Convergence Culture and Art21

A selection from the Burning Life Flickr group by Cherry 108.

A selection from the Burning Life Flickr group by Cherry 108.

Somehow, Henry Jenkins manages to make an unlikely pair of punk DIY culture and traditional quilting bees in his book, Convergence Culture. So what do these two have in common? They both have to do with cultures that foster “broad participation, grassroots creativity, and a bartering or gift economy”. Through varying levels of involvement, members of the convergence culture can interact and participate with media and each other.

In the beginning, many businesses tried to harness the power of convergence culture under the ill-conceived idea that internet and television culture would converge to form new media. Later, many realized that old and new media are not converging, but that new media overcomes old media, the same way the computer overcame the typewriter. With this new media, convergence comes in difference forms. The power of collective intelligence is recognized, but not always understood, and many businesses now realize that participatory culture is of use to them.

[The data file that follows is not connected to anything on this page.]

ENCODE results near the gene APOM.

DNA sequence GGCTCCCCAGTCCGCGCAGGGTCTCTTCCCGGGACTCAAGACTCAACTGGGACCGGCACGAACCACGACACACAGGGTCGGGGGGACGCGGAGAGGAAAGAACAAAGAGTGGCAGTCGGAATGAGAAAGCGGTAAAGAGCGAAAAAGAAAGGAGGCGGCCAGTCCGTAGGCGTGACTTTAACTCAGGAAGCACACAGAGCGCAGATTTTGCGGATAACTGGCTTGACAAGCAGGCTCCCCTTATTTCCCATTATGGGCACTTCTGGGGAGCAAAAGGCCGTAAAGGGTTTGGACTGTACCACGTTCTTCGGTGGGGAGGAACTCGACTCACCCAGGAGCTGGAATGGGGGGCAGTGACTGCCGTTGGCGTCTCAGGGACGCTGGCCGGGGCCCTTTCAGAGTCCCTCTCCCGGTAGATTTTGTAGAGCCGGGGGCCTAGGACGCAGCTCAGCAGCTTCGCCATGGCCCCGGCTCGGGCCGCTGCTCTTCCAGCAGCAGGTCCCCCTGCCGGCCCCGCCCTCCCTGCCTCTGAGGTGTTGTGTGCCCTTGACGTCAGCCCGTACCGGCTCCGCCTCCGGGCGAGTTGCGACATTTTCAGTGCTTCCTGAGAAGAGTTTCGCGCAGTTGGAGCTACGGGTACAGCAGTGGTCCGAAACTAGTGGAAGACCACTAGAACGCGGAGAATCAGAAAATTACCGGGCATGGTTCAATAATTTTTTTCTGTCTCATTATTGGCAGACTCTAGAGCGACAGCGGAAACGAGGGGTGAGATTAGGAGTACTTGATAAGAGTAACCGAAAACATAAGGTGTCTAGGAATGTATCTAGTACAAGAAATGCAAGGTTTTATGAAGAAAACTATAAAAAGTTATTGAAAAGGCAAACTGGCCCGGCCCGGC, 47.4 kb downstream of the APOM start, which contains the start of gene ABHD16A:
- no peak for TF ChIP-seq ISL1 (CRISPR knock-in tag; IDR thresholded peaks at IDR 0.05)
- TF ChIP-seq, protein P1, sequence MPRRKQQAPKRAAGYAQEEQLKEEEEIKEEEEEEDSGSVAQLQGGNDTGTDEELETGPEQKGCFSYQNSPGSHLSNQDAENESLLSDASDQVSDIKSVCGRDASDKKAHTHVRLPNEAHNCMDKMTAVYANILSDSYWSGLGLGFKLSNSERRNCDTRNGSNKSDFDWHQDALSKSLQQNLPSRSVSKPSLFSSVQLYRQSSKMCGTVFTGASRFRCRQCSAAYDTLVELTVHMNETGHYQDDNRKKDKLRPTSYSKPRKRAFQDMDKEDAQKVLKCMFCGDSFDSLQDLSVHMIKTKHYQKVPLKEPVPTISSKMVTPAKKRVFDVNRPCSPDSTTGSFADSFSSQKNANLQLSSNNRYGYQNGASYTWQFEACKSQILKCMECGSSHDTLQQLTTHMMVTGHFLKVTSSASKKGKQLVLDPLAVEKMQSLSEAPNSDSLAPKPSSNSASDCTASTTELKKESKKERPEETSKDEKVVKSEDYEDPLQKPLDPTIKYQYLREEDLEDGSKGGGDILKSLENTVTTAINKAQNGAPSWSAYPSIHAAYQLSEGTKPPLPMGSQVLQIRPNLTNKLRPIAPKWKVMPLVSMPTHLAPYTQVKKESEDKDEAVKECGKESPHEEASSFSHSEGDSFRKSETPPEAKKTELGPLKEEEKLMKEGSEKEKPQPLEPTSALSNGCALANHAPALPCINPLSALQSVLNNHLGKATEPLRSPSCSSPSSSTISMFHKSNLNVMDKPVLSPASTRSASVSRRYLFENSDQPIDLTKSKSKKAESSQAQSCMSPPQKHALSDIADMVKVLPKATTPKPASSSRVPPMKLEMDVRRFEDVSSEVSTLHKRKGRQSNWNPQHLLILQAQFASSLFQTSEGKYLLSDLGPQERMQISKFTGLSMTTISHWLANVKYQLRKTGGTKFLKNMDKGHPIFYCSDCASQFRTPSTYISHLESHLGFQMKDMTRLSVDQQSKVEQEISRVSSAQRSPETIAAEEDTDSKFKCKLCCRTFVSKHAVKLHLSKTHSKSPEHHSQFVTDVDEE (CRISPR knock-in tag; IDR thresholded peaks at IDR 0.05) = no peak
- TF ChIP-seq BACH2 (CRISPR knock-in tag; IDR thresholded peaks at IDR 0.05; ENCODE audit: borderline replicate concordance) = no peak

Of course, there is a difference between interaction and participation in convergence culture. Interaction describes the ways in which media is created to allow users to respond, no matter how small or subtle their method of response. Participation, however, contrasts with “passive media spectatorship”. In participatory culture, producers and consumers do not assume separate roles in the spectrum of media creation. To participate, we put the pieces of our knowledge together to create better, more complex media. In effect, participation is generative whereas interactivity is like a mouse pushing a lever to receive a parcel of food. Participation, by definition, is a “relation to the larger whole“.

The Art21 Blog post on Burning Life brings to mind the very definition of collective intelligence by bringing “together people with different knowledge and skills”. In this instance, the collective sphere is exhibited in the form of virtual worlds. The main idea behind the project is to maintain audience involvement with the artists through Second Life. Author Nettrice Gaskins hits on a few pertinent points when she mentions that the collaborators share a “common goal”, and that the work is “transcendent” and “greater than the sum of its parts”, distinctly describing this little niche of participatory culture.

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